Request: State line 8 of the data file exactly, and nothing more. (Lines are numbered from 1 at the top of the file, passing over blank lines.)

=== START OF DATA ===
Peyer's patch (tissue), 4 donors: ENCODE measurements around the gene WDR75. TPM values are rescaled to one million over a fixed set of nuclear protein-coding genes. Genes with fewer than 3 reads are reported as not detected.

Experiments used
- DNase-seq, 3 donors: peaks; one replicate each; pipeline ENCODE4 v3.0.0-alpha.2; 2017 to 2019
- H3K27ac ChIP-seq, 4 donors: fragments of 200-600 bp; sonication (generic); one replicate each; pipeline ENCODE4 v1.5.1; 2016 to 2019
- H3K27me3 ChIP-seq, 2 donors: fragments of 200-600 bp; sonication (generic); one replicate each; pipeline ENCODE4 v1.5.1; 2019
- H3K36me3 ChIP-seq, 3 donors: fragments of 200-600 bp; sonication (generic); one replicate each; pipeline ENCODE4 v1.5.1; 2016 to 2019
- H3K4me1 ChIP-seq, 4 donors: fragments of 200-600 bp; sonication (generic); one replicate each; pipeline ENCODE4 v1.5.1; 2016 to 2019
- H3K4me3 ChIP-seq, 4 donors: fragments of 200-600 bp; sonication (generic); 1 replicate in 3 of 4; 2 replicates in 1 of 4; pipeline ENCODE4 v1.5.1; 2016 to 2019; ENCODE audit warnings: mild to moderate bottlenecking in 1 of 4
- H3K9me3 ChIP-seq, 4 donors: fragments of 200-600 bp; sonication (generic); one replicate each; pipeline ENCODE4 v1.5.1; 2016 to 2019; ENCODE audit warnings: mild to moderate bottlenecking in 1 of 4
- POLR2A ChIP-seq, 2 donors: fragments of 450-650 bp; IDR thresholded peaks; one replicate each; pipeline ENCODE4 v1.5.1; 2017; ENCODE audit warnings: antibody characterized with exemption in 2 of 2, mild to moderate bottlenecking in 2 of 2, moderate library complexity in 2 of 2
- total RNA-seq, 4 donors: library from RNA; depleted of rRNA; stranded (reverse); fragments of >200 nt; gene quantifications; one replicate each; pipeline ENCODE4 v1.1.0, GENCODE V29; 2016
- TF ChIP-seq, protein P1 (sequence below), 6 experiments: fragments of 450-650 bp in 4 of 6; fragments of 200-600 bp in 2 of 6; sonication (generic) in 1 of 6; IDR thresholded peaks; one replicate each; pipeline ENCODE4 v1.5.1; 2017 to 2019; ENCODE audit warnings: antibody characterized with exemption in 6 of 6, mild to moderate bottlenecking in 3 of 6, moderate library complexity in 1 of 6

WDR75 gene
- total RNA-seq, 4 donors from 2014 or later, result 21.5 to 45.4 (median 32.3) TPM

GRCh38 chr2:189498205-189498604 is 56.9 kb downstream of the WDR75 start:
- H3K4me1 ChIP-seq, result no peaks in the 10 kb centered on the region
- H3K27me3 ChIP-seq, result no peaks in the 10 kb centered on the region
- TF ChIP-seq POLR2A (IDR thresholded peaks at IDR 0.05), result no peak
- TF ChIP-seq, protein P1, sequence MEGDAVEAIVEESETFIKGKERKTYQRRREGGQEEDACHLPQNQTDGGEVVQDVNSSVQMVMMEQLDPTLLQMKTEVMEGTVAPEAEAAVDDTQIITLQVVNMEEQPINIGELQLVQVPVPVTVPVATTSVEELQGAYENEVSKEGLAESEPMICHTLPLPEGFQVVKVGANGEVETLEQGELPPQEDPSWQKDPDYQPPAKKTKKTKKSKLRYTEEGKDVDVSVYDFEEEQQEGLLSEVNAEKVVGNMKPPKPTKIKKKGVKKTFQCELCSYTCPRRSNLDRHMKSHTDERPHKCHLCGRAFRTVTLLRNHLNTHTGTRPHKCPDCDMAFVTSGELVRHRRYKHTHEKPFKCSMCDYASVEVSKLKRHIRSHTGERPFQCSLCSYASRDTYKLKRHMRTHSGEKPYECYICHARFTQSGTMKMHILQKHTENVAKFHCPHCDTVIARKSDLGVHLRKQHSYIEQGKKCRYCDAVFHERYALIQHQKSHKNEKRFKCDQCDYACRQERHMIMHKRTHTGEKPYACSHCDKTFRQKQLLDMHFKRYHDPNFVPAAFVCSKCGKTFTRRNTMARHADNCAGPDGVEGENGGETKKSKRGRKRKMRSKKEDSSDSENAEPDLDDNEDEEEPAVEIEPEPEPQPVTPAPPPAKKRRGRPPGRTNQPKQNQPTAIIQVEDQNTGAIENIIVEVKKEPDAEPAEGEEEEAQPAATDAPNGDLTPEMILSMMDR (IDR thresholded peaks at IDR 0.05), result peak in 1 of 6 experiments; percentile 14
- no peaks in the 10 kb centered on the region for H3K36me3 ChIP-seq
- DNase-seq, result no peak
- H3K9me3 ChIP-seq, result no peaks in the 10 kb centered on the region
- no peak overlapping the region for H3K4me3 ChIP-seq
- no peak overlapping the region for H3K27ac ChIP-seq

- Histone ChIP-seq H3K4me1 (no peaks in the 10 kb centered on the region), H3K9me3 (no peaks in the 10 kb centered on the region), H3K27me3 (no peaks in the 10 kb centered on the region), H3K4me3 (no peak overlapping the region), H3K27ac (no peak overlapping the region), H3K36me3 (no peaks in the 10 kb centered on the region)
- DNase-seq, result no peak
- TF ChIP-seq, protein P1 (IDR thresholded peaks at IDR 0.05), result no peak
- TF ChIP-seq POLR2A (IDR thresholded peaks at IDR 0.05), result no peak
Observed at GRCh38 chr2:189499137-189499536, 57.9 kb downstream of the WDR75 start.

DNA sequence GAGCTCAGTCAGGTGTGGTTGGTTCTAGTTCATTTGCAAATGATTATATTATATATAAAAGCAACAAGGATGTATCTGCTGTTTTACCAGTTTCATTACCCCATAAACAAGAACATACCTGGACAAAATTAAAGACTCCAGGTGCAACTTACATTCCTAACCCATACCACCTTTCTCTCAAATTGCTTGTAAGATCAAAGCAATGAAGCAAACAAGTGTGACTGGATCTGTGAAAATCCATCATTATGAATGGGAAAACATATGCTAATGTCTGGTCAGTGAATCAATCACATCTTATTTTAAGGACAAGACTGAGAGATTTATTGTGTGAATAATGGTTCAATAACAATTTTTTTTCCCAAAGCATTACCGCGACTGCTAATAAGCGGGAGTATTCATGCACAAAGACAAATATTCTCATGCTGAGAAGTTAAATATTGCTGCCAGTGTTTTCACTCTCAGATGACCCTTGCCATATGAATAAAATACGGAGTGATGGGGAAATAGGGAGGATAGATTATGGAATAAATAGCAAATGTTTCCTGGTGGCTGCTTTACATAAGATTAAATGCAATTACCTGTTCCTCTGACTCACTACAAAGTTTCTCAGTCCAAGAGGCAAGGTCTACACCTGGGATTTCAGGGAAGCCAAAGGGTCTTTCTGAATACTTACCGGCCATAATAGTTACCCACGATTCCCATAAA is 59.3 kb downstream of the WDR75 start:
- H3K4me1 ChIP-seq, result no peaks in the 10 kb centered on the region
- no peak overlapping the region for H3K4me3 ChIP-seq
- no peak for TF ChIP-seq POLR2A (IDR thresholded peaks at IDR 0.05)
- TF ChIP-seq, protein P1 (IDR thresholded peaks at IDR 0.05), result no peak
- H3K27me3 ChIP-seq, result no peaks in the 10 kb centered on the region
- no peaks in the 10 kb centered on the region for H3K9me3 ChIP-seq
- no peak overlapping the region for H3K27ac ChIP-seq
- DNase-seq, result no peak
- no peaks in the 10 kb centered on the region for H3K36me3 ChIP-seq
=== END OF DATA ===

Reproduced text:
- H3K4me3 ChIP-seq, 4 donors: fragments of 200-600 bp; sonication (generic); 1 replicate in 3 of 4; 2 replicates in 1 of 4; pipeline ENCODE4 v1.5.1; 2016 to 2019; ENCODE audit warnings: mild to moderate bottlenecking in 1 of 4